Will I go to Jail for Depositing a Fake Check in Utah?

Salt Lake City criminal lawyer

Hard financial times can push people to engage in practices that might not be in their best interest. At other times, a simple mistake can lead a person to commit a crime without actual knowledge of their actions. This is the case for many people who face criminal charges for depositing or passing a fake or bad check in Utah. Facing criminal charges for this type of criminal offense can lead to severe consequences depending on your particular situation. Will you go to jail for depositing or passing a fake check in Utah? Our Salt Lake City criminal defense attorney Darwin Overson explains.

Is Depositing a Fake Check in Utah a Serious Crime?

Depositing a fake check – also known as passing a bad check – is a serious offense that can lead to devastating consequences. According to Utah Code § 76-6-505, it is a crime punishable with jail time, prison time, and hefty criminal fines. A person commits the offense of passing a bad check if they pass or draft a check with the purpose of obtaining a monetary benefit. The statute also refers to any money, property of value, services, wages, or salaries – among other benefits – that can be obtained in exchange for a bad check.

This type of criminal charge can be challenging to handle. Typically, Utah law provides you with a limited time to receive notice that your check did not come through – which is commonly referred to as bouncing. At this point, you must correct the issue and pay whatever amount was supposed to be on the check to the payee.

You can only be convicted of depositing a fake check in Utah if you knew the check was bad in the first place and deposited it anyway. While you may think the prosecution can have a hard time proving you knew about potential fraud, the law, in this case, may work against you. For this reason, it is essential to retain a skilled Utah criminal defense attorney.

What Are the Penalties for Depositing a Fake Check in Utah?

Utah divides crimes into misdemeanors and felonies. Each of these criminal offenses has a set of penalties that kick in depending on each particular case. Typically, misdemeanors carry less serious consequences, while felonies represent the most severe types of penalties. Misdemeanors are classified as classes A, B, and C, while penalties are classified as first, second, and third-degree felonies. The lower the letter or degree, the more severe the potential penalties for a conviction.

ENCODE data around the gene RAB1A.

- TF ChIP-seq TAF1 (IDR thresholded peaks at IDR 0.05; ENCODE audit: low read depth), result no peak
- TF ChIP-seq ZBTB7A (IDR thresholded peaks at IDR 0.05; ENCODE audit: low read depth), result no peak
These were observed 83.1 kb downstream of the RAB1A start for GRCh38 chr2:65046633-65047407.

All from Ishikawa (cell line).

Depositing, issuing, or drafting a bad or fake check in Utah can be classified as a misdemeanor or felony, depending on your particular case. Typically, your charges can be more severe, depending on the amount of money reflected on the bad check.

For example, if you deposited a fake check with a sum of less than $500 within a period not exceeding six months, you can be charged with a Class B misdemeanor. If you are convicted of this particular offense, you can spend up to six months in jail and face up to $1,000 in fines.

However, your charges can be upped to a more serious crime if, within a time period not exceeding six months, you deposit a fake check with a sum of $500 or more, but less than $1,500. In this case, you may face Class A misdemeanor charges – the more serious type of misdemeanor. If convicted, you can face up to a year in jail and up to $2,500 in fines.

Your criminal charges can be elevated to a felony if, within a period not exceeding six months, you deposit a fake check with a sum of $1,500 or more but less than $5,000. This constitutes a third-degree felony offense punishable by five years in prison and up to $5,000 in fines. If you deposit a bad check within a period not exceeding six months with a sum of $5,000 or more, you can face second-degree felony charges, leading to 15 years in prison and up to $10,000 in fines.

Can I Defend Against Charges for Depositing a Fake Check in Utah?

As we previously discussed, charges for depositing a fake check in Utah can lead to severe consequences. However, the fact that you deposited a check that bounced back doesn’t automatically make you guilty. First, it is essential to understand that you are innocent until proven guilty in our criminal justice system. Therefore, the prosecution in your case has to prove beyond a reasonable doubt that you committed the crime for which you are being accused.

In order to get a conviction in your case, the prosecution must prove you knew the check was fake, and you had the intention of obtaining a benefit by depositing it. If the prosecutor cannot prove this critical element, you should not be convicted. The law also provides you with a 14-day grace period to respond to an alleged bounced check. During this time, you have an opportunity to solve your situation. While the law presumes you know or should know whether your check is fake or not, you still have the right to fight against your charges and provide evidence of your innocence.

You can achieve this by retaining a competent, skilled, and experienced Utah criminal defense attorney. It is always in your best interest to let your lawyer handle your case and refrain from handling your case on your own.

Utah Criminal Defense Attorney Offering Free Consultations for Fake Check Cases

If you or someone you know was charged with depositing a fake check in Utah, we can help. Our Salt Lake City, UT criminal defense attorney Darwin Overson can help defend you against your criminal charges. Thanks to our experience and skill, we can provide you with the quality criminal defense services you deserve. Please do not wait another second, and call our law offices today. To schedule your free, confidential consultation, call Overson Law, PLLC, at (801) 758-2287.